Austrian protest in Prague over Temelin nuclear plant

from 03 July 2006

(Translated by Diet Simon)

Three Austrian anti-nuclear activists occupied one of the three Gothic towers of the famous Charles Bridge in Prague in protest at safety concerns at the Temelin power station situated close to the border between Austria and the Czech Republic.

They held one of the two towers on the “Lesser Quarter” side of the bridge for an hour before police led them away, ending the protest. The natural stone bridge, started in 1357 and finished in 1400, is one of Prague’s major tourist attractions.

The demonstrators of the atomstopp_oberoesterreich group demanded that the Czech government honour pledges made under EU auspices to improve safety at the controversial Temelin plant which has had serious safety problems for six years.

They also demand that the Czech authorities immediately forbid the restarting of Block I at Temelin and that an international investigation team be given immediate access to check on the latest three incidents in the block.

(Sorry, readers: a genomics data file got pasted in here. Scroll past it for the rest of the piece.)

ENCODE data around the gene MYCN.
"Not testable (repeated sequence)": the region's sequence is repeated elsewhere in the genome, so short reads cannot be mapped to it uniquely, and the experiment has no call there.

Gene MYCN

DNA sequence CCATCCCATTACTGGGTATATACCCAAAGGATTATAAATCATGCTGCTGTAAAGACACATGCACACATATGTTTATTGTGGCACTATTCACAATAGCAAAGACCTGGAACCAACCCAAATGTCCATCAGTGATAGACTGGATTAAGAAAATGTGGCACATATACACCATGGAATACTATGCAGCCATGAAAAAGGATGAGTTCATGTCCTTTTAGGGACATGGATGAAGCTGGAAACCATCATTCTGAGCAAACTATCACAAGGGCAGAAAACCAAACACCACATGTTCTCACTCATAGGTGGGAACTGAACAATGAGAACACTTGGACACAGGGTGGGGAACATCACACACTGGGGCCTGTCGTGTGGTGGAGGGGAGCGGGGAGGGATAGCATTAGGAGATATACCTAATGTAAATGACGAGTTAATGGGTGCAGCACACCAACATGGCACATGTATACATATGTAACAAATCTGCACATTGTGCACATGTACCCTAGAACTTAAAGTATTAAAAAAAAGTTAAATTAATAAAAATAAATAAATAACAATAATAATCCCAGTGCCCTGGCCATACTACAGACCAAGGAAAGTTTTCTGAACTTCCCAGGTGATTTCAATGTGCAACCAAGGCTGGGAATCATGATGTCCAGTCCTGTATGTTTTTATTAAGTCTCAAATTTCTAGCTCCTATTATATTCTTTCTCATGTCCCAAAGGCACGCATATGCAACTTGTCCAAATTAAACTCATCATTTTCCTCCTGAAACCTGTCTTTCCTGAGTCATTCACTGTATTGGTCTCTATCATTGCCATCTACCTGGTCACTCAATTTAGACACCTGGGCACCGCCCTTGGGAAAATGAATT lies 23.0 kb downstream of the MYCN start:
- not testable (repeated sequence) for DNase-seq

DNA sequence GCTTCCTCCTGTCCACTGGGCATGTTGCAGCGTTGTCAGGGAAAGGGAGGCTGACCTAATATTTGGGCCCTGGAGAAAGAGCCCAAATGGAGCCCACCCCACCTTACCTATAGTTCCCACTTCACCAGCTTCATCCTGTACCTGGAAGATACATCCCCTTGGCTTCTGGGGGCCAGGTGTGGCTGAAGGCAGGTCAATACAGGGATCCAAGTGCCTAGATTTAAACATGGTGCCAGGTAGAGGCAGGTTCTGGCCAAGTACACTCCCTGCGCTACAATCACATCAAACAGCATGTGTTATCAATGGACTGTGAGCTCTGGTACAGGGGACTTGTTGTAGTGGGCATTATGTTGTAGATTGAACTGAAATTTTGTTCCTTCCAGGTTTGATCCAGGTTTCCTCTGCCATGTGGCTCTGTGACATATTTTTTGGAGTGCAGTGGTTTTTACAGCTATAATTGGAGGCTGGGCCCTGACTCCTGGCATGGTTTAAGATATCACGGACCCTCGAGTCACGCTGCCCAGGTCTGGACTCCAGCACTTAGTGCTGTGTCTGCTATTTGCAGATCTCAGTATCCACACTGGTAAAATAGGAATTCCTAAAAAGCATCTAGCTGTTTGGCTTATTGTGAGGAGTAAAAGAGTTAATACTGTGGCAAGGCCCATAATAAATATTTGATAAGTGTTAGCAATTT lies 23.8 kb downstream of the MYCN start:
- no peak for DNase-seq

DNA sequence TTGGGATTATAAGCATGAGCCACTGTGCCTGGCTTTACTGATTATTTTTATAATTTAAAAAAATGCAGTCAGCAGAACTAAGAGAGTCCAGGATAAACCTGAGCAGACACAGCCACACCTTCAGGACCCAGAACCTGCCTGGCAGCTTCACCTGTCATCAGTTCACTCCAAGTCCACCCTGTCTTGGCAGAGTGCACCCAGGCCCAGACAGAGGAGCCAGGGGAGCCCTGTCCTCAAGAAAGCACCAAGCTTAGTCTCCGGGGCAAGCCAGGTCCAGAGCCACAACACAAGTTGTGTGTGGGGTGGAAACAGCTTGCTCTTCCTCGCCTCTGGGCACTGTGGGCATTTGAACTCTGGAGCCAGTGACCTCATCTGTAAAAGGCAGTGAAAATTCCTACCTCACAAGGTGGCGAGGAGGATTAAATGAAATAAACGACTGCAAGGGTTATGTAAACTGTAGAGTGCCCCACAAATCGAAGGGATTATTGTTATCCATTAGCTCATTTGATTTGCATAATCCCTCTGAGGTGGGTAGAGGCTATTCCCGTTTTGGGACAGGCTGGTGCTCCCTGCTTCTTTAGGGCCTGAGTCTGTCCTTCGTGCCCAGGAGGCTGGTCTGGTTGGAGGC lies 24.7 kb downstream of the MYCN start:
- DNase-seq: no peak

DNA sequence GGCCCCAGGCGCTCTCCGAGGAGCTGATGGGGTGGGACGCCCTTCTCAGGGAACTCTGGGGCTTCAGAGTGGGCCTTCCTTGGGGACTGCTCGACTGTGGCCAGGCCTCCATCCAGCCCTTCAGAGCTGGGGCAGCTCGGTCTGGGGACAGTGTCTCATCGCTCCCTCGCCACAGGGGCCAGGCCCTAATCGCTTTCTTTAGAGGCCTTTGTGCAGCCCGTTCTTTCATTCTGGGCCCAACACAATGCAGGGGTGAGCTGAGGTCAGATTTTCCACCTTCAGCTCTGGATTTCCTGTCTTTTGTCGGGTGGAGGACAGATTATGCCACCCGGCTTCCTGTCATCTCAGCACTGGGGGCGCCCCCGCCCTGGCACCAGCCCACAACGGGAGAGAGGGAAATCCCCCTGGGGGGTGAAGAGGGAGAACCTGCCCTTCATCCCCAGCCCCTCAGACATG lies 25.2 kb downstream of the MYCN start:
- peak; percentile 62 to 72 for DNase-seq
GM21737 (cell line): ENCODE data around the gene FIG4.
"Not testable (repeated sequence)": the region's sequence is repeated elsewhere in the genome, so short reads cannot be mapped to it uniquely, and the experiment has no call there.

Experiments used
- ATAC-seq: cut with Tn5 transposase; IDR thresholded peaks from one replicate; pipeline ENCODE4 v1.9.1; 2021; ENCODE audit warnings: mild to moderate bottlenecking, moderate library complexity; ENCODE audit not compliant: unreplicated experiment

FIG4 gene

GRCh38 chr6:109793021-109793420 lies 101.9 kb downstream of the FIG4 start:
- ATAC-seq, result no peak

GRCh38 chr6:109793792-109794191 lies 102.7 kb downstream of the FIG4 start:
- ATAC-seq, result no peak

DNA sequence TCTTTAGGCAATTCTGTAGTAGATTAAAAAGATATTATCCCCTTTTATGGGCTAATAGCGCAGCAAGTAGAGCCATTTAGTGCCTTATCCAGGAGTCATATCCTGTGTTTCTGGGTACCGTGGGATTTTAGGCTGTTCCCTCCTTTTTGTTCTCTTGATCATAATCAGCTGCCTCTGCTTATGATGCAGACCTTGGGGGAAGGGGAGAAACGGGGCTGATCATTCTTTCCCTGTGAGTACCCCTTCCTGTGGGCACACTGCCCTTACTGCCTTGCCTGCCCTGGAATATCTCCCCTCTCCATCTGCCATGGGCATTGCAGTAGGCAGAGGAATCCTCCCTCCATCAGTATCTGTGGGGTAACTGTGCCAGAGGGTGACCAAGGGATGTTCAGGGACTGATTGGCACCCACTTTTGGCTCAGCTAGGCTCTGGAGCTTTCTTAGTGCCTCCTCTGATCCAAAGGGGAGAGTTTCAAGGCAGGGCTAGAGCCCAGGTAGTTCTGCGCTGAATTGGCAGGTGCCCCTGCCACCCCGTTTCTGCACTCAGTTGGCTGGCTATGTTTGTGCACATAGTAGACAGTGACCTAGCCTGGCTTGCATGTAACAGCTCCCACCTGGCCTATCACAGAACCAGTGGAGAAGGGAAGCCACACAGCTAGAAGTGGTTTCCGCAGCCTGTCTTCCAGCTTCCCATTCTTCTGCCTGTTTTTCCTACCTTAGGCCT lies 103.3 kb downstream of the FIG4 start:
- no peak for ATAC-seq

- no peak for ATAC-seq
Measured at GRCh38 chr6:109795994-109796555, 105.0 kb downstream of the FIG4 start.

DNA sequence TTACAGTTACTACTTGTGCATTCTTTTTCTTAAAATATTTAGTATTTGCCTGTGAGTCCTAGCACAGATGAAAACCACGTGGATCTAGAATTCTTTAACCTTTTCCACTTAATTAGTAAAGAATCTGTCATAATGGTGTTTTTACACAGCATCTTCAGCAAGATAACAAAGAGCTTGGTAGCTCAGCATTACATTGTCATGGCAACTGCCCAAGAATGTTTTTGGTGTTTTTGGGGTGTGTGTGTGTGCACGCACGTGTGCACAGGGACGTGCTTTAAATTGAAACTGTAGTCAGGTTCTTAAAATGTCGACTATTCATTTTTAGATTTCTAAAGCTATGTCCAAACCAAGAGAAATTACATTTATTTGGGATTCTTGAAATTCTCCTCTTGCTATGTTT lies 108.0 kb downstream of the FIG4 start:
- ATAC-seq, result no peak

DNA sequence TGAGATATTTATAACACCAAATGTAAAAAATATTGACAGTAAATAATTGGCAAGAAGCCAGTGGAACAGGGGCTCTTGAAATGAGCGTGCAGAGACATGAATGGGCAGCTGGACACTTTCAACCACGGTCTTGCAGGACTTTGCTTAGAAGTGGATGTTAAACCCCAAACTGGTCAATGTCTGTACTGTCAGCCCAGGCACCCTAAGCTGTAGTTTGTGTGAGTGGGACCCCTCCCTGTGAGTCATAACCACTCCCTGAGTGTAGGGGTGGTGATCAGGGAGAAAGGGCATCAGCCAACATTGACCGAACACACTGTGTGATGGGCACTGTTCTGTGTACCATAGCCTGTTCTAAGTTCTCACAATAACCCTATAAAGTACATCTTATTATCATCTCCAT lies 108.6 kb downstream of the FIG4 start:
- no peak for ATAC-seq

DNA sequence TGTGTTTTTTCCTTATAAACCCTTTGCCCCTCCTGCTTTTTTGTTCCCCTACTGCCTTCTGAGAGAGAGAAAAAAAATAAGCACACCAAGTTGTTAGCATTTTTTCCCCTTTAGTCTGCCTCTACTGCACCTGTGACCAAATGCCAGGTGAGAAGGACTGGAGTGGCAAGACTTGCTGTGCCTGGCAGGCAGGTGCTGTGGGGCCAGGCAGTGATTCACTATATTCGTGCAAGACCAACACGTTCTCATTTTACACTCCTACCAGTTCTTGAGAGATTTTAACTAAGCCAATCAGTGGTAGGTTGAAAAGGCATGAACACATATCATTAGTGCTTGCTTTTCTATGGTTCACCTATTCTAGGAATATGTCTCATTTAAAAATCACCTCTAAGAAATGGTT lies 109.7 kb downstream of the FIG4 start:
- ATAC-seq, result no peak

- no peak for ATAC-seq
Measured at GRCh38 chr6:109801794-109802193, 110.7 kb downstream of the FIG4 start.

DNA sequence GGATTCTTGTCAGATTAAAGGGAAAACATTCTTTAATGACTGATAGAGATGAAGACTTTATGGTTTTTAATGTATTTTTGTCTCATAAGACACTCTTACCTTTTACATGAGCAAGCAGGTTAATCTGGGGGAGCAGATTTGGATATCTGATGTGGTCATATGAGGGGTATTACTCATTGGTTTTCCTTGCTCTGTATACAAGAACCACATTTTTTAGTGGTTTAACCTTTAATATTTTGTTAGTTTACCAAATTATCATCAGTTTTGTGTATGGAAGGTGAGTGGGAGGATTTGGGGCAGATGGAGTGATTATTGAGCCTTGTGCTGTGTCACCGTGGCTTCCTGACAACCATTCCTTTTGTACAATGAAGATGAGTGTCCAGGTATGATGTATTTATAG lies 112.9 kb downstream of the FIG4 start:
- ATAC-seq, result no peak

“The Czech Republic is stubbornly refusing to implement the pledges made in the Brussels agreement and is thereby breaking international law,” said Roland Egger, spokesman of atomstopp_oberoesterreich. It was agreed in Brussels in 2001 that before Temelin started commercial operation, it would be retrofitted for greater safety.

The activists’ description of their protest: “On one side the tower was draped with banners reading "STOP Temelin", "www.atomstopp.at" and showing radioactivity emblems. Sirens howled from the tower. With blocking tapes reading “Caution radioactive” and explanatory flyers thrown from the tower passers-by were informed about the dramatic situation in Temelin.”

A report published last October confirms that in the major points raised the safety of the power station has not been improved. The activists say there is not even an indication from the Czech government that it’s considering remedying the deficits.

“Only talks about safety are being offered for this autumn.”

Block I has been out of action since early June because of grave irregularities in operating the steering rods which regulate the chain reaction; this is the reactor’s most important safety device which has to work flawlessly in case the reactor needs to switched off quickly.

The rods are seriously deformed, which prevents them moving fast enough into the active zone.

For more information:

Roland Egger +43 664 421 56 13
Andreas Reimer +43 664 132 83 70

Bearbeitet am: 30.07.2005/ad


zurück zur Homepage